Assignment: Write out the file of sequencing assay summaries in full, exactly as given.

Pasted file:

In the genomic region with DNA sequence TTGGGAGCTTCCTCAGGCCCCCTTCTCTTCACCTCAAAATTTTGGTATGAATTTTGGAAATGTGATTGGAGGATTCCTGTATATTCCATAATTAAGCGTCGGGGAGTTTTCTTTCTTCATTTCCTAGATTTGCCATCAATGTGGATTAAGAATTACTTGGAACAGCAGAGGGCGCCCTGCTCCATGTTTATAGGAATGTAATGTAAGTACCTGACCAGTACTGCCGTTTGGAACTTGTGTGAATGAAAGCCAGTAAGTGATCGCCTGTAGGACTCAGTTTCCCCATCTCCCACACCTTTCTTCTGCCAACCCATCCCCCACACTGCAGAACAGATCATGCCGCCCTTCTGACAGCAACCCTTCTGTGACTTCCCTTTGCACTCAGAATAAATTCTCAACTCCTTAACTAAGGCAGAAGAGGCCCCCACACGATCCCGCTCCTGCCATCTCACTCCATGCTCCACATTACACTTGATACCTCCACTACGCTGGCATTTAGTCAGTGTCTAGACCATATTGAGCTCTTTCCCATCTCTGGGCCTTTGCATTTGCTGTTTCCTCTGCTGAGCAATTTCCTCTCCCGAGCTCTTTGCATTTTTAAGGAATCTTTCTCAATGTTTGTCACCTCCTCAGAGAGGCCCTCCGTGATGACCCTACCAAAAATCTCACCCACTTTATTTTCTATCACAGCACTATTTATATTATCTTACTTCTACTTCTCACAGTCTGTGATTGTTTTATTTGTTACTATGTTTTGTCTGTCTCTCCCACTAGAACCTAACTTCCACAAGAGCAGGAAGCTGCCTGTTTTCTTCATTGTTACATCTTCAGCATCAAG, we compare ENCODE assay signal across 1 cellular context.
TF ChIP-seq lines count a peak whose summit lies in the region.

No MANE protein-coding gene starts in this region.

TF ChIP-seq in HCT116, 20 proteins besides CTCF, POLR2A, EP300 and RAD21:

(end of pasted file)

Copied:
In the genomic region with DNA sequence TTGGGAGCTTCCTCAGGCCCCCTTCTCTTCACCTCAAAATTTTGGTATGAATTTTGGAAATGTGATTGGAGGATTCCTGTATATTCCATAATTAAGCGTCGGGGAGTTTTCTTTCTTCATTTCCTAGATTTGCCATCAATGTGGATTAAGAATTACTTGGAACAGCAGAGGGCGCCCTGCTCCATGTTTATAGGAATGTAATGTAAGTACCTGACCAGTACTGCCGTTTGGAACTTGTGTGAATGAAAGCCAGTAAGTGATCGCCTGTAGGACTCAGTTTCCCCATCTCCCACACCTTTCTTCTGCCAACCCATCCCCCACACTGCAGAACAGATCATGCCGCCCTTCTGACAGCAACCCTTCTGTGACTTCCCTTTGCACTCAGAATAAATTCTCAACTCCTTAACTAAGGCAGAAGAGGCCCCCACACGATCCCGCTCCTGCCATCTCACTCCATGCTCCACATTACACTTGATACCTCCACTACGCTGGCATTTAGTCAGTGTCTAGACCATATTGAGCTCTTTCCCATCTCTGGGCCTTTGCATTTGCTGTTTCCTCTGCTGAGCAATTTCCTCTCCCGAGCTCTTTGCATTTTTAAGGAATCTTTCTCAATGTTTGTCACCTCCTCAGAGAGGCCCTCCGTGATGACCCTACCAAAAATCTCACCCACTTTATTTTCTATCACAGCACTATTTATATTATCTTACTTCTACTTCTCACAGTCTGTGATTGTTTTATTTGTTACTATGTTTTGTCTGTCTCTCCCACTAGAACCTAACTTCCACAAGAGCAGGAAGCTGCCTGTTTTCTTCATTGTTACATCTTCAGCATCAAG, we compare ENCODE assay signal across 1 cellular context.
TF ChIP-seq lines count a peak whose summit lies in the region.

No MANE protein-coding gene starts in this region.

TF ChIP-seq in HCT116, 20 proteins besides CTCF, POLR2A, EP300 and RAD21: